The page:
Discussion

Red blood cell membranes are biomarkers of medium-term FA intake as they reflect the intake ac-cumulated over the lifespan of erythrocytes (approx. 120d). Fatty acids, found in plasma lipids (e.g., CE) reflect food consumption over the last few days [2123]. In the present study, concentrations of supplemented PUFA increased in the analysed tissues (PL, CE, EM) in proportion to the supplemented dosages (Table 2, 3, 4), indicating a good compliance and a high bioavailability of the supplemented PUFA. An assessment of the resulting changes in PL, CE, and EM in response to the supplementation (group 1-4) indicated that PL and EM are reliable biomarkers for PUFA intake (Table 2, 4). The alterations in CE cannot be clearly interpreted due to the comparably high standard deviations within the groups (Table 3), possibly resulting from the methods used for sample preparation including a double TLC purification.

The consumption of 3 g n-3 LC-PUFA resulted in a high increase in EPA and DHA proportions, in turn, leading to a decrease of AA concentrations in EM as well as the AA/EPA ratio in PL, CE, and EM (Table 2, 3, 4). In RA, various pro-inflammatory metabolites of AA, such as LTB4 and PGE2 contribute to tissue destruction and pain [1]. The AA concentration of the membranes is an important regulatory step in the synthesis of these prostanoids and LTs. In effect, the AA/EPA ratio in cell lipids determines the degree of competitive eicosanoid inhibition. The observed outcome on the ratio of these eicosanoid precursory FAs in EM indicated for a reduction in the production of PGs and LTs from AA. Additionally, the increase of EPA and DHA could promote the production of proresolving mediators like resolvins, protectins, and maresins. Following from this, a significant reduction of disease activity parameters (DAS28, VAS scale) was observed in this group. Previous intervention trials with fish oil in patients with RA have shown a decrease in LTB4 as the most prominent feature of lipoxygenase inhibition due to n-3 LC-PUFA [2426]. Recent RCT's as well as the results of the present trial suggest that daily fish oil supplementation at dosages of around 3 g n-3 LC-PUFA for approximately 12 wks are sufficient to effectuate a clinical benefit in patients with RA [2535]. There is also increased evidence that the restriction of AA intake enhanced the anti-inflammatory effects of n-3 LC-PUFA intervention in RA patients [4, 24, 34, 36].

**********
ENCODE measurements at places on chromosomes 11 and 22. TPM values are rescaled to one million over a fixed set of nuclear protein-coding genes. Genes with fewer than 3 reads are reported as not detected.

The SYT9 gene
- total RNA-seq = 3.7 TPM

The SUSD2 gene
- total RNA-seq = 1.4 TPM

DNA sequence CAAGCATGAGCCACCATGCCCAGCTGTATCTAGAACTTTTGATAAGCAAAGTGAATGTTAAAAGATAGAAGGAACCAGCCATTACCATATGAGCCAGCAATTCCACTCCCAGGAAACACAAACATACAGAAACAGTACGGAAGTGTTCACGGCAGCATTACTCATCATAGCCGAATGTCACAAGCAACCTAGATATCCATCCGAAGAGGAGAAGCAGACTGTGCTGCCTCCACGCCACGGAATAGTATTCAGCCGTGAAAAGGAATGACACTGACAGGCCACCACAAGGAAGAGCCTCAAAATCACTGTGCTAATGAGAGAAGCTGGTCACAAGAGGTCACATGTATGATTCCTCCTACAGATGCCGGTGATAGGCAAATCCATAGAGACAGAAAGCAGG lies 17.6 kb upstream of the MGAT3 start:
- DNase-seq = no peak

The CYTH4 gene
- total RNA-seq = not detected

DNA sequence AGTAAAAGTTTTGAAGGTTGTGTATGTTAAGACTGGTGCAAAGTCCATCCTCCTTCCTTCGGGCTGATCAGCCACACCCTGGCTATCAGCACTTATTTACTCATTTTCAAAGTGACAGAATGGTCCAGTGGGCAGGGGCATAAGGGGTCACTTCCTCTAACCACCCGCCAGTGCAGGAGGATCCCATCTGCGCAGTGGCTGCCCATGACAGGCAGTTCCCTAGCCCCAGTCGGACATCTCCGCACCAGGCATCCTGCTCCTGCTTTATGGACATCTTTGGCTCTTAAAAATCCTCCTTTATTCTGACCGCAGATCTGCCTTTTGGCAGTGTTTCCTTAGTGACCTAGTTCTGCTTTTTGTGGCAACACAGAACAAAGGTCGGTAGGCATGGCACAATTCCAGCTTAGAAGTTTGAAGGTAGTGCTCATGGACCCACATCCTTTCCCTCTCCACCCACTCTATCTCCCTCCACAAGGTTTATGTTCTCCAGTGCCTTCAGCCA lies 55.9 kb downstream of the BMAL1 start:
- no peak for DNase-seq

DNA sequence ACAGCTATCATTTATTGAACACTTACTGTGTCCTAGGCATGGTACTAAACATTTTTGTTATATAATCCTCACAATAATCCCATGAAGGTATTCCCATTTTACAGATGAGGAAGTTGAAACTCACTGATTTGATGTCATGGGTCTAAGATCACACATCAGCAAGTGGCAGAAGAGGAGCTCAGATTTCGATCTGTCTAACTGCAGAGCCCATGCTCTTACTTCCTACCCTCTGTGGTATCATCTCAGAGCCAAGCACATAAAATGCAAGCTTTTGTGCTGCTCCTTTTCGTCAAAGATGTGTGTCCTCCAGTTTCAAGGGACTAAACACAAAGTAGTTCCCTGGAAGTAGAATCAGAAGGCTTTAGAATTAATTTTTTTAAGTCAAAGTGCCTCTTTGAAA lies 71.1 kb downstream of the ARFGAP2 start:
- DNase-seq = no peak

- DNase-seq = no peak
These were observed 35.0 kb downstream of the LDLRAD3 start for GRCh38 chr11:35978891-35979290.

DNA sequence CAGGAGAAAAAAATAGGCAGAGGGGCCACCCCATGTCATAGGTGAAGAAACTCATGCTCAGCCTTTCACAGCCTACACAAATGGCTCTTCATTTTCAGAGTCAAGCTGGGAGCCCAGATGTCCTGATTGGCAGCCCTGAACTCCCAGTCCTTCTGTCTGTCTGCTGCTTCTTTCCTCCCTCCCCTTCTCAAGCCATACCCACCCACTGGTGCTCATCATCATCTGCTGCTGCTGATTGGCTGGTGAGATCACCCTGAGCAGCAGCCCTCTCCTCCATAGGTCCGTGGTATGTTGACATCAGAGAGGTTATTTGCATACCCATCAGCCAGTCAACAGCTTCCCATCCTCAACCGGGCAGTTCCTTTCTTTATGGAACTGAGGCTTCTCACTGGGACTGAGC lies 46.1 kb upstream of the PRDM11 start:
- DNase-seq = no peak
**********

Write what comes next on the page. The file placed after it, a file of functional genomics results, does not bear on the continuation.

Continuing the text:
Additionally, the AA/EPA ratio and the n-3 FA index which represent highly discriminative risk factors for sudden cardiac death [17, 37] were significantly improved due to consumption of 3 g n-3 LC-PUFA (group 1; Table 4). This is an added benefit because the CV mortality is strongly elevated in patients with RA [38, 39].

The administration of GLA leads to a dose-dependendent increase of GLA and of its elongation metabolite DGLA in EM (Table 4). The disease activity parameters were also diminished in this group. The increase of DGLA concentration in the membrane indicates for blocking the metabolism of AA and changing the balance of lipid mediators towards the production of less potent 1-series PGs via the cyclooxygenase (COX) pathway and via the 15-lipoxygenase (15-LOX) pathway to 15(S)-hydroxyeicosatrienoic acid (15-HETrE; [40]). Because DGLA competes with AA for COX and 5-LOX, the production of 2-series PGs and 4-series LTs from AA is reduced [41]. PGE1 has a negative feedback role in chronic inflammation, initially aiding in the development of the cardinal signs of inflammation but later suppressing inflammation. PGE1 suppressed the immune response by increasing intracellular cyclic AMP (cAMP) in polymorphonuclear leukocytes resulting in a reduction in the release of lysosomal enzymes, polymorphonuclear leukocyte chemotaxis, adherence of leukocytes in the blood vessels, and PGE1 regulates IL-6 signal transduction [4245].